Hampton Creek, a startup food technology company recently achieved a level of fame in a way not even a million dollar advertising company could have planned, all thanks to a lawsuit filed by Unilever. The multinational corporation has accused Hampton Creek of false advertising for its product ‘Just Mayo’ but it could be hampton Creek that has the last laugh.
Normally, a lawsuit relating to false claims would land a company or individual in the 'bad publicity' pool. Surprisingly, because of the lawsuit brought about by Unilever, Hampton Creek could experience something of the opposite effect. Their product Just Mayo uses plant proteins instead of eggs to make mayonnaise, in an effort to, as they say, provide a healthy, sustainable option to egg-based foods. The reason behind creating an eggless mayo product is to avoid cruelty to animals and reduce the amount of energy needed to produce egg-based products - the overall ratio of energy input to food energy output for chicken-laid eggs is about 39-to-1 whereas it is hardly 2-to-1 for ‘Just Mayo’.
The company, based in San Francisco, has been accused by Unilever of unfair business practices and false advertising on the basis that the Food and Drug Administration (FDA)'s “standard of identity” and dictionary specifically states that mayonnaise includes egg yolk-containing ingredients and Just Mayo has no eggs, therefore cannot be labelled 'mayonnaise'. Even though the product ingredient label states that it does not contain any egg, Unilever is flexing its corporate muscle to maintain its market hold.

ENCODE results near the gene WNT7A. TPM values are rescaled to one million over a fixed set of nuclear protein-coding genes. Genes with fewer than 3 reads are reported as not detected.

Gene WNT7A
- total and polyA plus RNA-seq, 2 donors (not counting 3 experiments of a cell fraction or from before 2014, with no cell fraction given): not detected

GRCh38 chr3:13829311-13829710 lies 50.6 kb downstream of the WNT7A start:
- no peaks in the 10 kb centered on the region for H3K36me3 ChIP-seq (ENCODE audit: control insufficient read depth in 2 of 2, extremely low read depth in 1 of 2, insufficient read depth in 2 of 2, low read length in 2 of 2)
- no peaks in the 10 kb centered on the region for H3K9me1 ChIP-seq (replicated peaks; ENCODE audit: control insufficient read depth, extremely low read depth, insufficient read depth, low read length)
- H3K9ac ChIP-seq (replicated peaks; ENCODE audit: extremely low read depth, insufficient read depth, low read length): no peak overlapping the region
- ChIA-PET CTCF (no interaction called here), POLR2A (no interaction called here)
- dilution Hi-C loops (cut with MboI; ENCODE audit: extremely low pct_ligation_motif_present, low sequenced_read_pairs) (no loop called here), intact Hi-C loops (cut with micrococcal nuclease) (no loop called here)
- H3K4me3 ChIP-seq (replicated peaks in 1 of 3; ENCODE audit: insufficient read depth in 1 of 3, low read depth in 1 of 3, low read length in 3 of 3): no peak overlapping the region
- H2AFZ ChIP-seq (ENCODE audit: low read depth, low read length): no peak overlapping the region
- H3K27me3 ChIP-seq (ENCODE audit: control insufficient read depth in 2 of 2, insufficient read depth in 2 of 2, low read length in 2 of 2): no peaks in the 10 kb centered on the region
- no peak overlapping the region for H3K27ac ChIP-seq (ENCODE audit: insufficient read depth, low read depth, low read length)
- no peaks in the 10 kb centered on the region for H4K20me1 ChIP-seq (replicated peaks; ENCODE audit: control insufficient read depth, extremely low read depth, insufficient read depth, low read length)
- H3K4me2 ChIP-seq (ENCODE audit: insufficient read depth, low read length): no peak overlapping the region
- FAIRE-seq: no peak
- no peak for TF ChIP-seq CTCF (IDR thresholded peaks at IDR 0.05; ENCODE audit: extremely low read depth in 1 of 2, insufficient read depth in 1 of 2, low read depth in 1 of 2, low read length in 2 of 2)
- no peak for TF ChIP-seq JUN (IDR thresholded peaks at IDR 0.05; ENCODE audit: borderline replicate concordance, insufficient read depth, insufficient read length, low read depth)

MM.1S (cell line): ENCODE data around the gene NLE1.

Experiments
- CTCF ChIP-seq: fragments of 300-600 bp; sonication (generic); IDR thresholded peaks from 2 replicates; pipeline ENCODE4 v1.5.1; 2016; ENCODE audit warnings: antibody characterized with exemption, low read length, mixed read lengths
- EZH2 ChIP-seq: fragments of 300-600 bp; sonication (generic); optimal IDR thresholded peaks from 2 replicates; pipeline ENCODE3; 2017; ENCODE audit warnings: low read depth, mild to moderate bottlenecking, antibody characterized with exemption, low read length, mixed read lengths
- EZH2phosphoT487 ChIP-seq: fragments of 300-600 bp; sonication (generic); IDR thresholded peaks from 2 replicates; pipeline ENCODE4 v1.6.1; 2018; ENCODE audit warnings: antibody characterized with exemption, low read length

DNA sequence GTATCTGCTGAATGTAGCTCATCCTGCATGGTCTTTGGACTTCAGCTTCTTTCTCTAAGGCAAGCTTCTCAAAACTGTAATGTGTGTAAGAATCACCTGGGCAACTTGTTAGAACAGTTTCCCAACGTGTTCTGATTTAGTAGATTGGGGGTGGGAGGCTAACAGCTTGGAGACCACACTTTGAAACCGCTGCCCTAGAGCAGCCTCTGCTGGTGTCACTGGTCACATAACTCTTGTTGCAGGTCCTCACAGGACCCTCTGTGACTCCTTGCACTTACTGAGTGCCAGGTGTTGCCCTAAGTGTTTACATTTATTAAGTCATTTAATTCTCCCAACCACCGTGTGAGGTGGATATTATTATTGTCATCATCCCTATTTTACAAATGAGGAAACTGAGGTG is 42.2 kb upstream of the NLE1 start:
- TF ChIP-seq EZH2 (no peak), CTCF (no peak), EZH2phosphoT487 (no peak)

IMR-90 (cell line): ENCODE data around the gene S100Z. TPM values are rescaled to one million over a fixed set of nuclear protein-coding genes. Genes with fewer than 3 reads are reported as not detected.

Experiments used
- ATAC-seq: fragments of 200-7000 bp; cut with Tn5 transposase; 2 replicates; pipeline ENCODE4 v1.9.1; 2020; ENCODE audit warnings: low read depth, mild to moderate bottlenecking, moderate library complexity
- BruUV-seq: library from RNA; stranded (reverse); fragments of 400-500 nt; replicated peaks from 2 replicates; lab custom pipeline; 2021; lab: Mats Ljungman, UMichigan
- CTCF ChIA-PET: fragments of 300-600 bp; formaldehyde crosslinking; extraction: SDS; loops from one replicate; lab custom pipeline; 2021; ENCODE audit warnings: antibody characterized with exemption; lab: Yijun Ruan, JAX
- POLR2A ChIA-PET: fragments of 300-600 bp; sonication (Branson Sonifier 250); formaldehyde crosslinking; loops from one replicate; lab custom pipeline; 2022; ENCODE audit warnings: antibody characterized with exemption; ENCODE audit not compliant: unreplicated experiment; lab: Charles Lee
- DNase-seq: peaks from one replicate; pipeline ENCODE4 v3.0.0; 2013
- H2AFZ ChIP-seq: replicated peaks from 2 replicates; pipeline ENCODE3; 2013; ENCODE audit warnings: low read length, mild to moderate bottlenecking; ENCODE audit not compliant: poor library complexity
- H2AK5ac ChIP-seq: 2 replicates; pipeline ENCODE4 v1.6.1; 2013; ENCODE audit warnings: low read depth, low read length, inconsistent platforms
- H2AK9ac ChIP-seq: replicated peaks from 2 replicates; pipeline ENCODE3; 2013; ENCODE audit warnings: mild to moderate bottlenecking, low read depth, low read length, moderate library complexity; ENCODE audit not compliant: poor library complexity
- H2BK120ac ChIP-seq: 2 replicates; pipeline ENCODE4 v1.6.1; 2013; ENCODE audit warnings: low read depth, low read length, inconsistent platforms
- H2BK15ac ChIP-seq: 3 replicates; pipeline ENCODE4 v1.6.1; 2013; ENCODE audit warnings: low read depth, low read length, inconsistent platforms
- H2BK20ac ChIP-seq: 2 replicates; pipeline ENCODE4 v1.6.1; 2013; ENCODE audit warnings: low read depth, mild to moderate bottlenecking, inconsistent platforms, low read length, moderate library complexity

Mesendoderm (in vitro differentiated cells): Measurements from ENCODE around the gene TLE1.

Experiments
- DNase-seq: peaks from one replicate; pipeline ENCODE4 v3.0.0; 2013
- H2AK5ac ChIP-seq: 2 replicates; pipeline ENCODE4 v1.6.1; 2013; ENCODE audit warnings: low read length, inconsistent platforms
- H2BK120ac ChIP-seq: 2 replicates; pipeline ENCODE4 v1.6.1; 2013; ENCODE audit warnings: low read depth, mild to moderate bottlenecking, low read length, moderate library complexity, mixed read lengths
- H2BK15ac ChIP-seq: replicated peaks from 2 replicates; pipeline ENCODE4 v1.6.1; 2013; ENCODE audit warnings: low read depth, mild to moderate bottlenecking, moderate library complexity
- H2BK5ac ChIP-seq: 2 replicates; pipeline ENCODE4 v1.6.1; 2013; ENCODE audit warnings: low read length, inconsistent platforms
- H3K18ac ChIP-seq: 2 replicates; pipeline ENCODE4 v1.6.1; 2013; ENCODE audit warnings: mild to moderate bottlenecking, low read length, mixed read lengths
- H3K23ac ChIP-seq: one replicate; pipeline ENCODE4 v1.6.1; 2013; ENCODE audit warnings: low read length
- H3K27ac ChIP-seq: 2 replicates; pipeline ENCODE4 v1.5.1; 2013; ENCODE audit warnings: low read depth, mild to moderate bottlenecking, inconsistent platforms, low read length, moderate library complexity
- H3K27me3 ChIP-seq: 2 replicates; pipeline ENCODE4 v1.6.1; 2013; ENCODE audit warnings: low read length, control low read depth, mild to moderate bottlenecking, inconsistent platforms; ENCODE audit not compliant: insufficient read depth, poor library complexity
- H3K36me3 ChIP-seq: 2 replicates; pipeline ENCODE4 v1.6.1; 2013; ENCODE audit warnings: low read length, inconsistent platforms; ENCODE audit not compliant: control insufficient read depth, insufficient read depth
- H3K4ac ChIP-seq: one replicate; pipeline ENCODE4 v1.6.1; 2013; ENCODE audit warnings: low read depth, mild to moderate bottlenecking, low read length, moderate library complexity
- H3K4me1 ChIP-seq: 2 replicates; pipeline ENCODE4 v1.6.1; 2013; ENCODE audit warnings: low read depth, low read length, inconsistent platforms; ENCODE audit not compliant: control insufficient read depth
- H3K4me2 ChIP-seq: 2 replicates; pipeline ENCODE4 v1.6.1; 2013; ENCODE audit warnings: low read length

These alternative products help in providing a healthier and eco-friendlier option for customers. Hampton Creek has a mandate of keeping the cost of their products low so as not to be economiccaly out of reach for lower income shoppers. Though the company achieved a certain level of attention on their on merit and the quality of their products, the lawsuit filed by Unilever has resulted in enormous publicity for Hampton Creek and their product Just Mayo, giving them a larger platform to explain the philosophy behind their product and catch the attention of potential new customers.
While this may end up having a positive effect on Hampton Creek publicity-wise (we cannot speak to the financial impact, positive or negative, of the lawsuit), it does not mean we should let companies (particularly multinationals) that engage in corporate bullying off the hook. An online petition on change.org ‘Stop Bullying Sustainable Food Companies’ has gained almost 92,000 supporters within just three weeks of launching. If you too want to tell these multinational giants to maintain their distance, you can sign the petition here.
To learn more about Hampton Creek's sustainable approach to food, please visit their website.